And in the least surprising finish ever ... Jimmie Johnson makes it five straight Sprint Cup titles.
While Denny Hamlin spun and his crew chief, Mike Ford, choked on a crucial pit call .. while Kevin Harvick got docked for speeding on pit lane, J.J. did what J.J. does: come through in the clutch. Overcoming a couple of slow pit stops, he finished second to Carl Edwards at Homestead today, sealing a fifth straight title and -- clap your hands over your ears, all you Johnson haters out there -- presenting indisputable evidence that he's one of the four or five great NASCAR drivers of all time.
The man simply doesn't make mistakes with it all on the line, which is why the easiest bet out there this week was that he'd win it even though he came into Homestead 15 points back of Hamlin. Trailing in the points with two races left, he and his team simply didn't make the sort of mistakes his rivals so often do. It was the first time in Chase history that the man leading the points with two races to run didn't win it.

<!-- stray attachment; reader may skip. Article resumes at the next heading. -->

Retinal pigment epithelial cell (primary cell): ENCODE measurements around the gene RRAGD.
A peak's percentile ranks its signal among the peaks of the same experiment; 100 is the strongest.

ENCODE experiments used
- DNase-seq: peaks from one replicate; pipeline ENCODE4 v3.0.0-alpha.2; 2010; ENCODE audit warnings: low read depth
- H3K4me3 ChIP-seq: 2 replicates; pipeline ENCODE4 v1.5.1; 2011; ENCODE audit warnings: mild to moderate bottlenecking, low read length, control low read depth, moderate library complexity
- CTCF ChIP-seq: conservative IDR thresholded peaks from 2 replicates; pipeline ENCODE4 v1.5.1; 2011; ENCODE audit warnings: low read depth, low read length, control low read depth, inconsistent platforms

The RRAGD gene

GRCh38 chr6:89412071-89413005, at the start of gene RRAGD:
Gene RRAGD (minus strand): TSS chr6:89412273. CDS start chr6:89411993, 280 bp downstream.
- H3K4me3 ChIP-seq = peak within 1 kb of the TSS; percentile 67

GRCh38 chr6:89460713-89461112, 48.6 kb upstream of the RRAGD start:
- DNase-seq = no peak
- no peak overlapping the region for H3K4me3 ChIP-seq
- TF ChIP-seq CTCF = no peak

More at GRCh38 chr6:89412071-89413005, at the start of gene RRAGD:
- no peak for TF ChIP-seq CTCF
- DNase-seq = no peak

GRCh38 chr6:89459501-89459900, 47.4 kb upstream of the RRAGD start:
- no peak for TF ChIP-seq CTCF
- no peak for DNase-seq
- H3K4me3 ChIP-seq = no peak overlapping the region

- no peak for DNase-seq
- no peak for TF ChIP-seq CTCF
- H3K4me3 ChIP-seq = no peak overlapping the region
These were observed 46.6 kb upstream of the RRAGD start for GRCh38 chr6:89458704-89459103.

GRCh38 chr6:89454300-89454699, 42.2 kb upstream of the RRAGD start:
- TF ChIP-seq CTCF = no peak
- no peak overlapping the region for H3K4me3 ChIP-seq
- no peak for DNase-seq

That's why you can now mention Johnson and his team in the same breath with every other great sports dynasty -- and maybe in the breath before, because the competition in NASCAR these days is light years stiffer than it was for, say, the Yankees in baseball in the 1950s, the Celtics in the NBA in the '50s and '60s and UCLA in college basketball in the '60s.
So, here's to the guy. In a sporting landscape where dynasties simply don't exist anymore, Johnson and Co. are the last great one standing.